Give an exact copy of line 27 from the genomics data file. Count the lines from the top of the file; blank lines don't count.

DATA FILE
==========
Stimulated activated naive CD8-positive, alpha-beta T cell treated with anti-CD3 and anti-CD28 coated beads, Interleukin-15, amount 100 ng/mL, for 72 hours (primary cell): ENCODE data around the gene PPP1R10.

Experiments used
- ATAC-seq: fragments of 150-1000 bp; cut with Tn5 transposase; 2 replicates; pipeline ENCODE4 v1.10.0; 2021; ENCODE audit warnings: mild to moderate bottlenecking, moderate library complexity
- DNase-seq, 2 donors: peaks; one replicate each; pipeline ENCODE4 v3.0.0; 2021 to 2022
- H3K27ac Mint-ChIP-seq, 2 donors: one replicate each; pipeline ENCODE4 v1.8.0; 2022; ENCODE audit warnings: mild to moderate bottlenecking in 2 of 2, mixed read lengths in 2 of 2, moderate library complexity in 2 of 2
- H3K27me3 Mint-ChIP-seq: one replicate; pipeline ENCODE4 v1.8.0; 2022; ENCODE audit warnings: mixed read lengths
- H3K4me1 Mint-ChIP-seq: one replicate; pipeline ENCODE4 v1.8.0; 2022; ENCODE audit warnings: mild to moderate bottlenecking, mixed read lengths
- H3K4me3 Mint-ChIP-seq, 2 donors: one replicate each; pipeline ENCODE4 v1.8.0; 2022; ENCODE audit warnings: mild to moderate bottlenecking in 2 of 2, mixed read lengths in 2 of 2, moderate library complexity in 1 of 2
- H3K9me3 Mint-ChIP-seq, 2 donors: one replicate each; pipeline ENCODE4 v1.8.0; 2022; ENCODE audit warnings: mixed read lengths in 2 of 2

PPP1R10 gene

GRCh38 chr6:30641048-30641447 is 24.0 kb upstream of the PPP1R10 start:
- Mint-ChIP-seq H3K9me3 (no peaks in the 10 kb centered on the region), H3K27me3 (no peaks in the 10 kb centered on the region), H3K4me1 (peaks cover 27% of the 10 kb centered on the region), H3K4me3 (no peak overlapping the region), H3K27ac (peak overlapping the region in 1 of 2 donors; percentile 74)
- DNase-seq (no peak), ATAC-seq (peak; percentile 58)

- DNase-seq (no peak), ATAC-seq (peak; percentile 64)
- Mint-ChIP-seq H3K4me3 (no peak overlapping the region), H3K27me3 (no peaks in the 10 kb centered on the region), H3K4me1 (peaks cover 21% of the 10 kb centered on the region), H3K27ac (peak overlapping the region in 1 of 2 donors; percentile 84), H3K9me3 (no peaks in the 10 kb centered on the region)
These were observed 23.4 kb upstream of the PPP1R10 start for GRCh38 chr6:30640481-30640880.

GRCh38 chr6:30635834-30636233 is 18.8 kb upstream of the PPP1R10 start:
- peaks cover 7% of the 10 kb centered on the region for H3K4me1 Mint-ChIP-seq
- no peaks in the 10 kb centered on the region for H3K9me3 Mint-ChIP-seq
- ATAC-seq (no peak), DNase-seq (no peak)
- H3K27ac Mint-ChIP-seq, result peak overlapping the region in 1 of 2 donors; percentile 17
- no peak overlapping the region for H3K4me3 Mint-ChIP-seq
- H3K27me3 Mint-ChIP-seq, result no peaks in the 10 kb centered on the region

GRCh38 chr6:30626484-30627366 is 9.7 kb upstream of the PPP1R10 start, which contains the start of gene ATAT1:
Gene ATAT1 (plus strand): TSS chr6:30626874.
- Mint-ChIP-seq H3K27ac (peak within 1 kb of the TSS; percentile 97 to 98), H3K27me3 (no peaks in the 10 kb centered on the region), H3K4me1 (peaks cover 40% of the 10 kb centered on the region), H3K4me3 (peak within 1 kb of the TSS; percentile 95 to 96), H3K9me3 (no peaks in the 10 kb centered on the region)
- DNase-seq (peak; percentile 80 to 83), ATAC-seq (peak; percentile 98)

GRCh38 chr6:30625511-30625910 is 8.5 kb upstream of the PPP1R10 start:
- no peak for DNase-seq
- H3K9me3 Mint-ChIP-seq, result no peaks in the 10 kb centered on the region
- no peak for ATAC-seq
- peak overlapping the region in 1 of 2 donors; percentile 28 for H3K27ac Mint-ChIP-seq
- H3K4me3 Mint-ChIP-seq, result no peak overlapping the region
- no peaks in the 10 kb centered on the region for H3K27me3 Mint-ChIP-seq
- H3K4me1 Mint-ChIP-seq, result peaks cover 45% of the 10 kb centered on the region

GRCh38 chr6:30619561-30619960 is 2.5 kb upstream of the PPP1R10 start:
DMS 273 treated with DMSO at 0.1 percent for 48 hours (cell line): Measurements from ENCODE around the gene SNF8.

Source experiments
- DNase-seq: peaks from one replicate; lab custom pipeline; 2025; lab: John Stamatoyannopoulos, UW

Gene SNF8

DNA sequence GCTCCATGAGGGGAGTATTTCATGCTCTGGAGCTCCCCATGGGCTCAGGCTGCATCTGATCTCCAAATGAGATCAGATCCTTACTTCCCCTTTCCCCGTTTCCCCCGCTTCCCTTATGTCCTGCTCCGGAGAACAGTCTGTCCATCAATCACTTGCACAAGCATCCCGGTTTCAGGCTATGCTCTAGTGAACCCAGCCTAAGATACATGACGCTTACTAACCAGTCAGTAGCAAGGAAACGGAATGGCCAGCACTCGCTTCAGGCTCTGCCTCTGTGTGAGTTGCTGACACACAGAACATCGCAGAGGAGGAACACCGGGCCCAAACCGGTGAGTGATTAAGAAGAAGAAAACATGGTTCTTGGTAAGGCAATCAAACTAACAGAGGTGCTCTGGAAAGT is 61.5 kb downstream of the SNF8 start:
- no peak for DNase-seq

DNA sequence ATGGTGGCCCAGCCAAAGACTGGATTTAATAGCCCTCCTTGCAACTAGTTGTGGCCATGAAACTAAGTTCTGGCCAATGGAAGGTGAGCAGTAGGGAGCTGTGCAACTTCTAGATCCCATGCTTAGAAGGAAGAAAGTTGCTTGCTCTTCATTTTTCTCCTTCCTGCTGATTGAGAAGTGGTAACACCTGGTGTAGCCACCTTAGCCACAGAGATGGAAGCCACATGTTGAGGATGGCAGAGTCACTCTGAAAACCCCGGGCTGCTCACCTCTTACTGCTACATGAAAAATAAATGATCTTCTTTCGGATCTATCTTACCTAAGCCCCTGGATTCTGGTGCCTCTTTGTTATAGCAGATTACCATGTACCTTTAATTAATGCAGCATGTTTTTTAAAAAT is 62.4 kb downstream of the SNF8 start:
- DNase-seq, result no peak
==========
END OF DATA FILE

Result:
- DNase-seq (peak; percentile 80 to 83), ATAC-seq (peak; percentile 98)